In 2003, the Brazilian government declared that food was a basic human right. Then it found that ending hunger takes a lot more than a declaration.
In the 1990s, the city of Belo Horizonte, in northeastern Brazil, was a hunger disaster area. Although Brazil produces more than enough food to meet the needs of its population, roughly one-fourth of Belo Horizonte’s children were malnourished.
Since then, though, hunger has virtually vanished. The municipal food security agency has promoted low-price farmer’s markets, encouraged urban farming, established school gardens and school lunch programs, distributed food baskets to poor families, and linked the region’s “landless peasant” movement (which occupies and farms on abandoned lands) to consumers in Belo Horizonte’s favelas, or slums.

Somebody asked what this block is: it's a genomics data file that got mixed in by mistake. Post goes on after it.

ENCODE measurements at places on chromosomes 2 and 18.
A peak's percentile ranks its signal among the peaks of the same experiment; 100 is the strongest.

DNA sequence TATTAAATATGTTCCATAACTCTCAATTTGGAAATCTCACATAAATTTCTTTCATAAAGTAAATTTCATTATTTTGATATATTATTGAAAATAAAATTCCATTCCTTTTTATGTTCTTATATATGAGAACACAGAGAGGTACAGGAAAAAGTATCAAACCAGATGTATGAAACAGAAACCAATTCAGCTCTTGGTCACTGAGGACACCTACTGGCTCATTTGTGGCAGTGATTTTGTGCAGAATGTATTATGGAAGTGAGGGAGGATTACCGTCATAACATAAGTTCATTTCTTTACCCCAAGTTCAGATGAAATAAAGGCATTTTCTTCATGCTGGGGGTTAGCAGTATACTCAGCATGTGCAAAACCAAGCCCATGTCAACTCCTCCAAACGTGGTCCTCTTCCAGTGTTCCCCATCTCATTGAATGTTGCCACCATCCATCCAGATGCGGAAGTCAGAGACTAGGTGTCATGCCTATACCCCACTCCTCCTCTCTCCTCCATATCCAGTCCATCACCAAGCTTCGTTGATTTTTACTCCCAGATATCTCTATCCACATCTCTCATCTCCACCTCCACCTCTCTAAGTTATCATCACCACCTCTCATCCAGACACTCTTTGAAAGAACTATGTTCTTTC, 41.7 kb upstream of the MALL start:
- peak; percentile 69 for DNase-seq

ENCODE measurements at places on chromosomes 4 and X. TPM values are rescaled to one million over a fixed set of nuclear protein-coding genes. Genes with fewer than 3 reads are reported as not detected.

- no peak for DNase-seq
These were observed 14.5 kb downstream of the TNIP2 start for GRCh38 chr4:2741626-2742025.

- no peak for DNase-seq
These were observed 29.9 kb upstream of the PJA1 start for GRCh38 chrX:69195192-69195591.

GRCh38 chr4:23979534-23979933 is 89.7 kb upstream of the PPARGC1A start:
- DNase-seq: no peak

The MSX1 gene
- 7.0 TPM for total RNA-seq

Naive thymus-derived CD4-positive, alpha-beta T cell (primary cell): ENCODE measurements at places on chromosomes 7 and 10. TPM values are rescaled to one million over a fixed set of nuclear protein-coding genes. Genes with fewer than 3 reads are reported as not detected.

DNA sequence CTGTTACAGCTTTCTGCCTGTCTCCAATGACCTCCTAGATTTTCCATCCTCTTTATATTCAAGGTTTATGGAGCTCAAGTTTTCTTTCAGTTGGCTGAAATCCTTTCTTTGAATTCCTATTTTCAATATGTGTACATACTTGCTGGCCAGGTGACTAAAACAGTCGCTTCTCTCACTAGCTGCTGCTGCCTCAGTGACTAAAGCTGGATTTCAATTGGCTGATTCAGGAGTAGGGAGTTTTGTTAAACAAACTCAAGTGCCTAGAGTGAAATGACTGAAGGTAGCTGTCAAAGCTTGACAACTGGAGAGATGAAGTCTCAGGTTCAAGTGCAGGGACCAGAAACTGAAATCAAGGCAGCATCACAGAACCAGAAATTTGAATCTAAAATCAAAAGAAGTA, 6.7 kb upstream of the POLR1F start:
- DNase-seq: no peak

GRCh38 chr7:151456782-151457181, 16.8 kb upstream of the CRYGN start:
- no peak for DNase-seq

Belo Horizonte’s program has become a model for Brazil’s national “Zero Hunger” program, based on former President Ignacio “Lula” da Silva’s declaration that food would henceforth be a basic human right. The national program has been remarkably successful, but it hasn’t been as easy as idealistic planners originally hoped.
Lesson number one: There’s no simple formula. It takes imagination, flexibility, local leadership, and plenty of boots on the ground.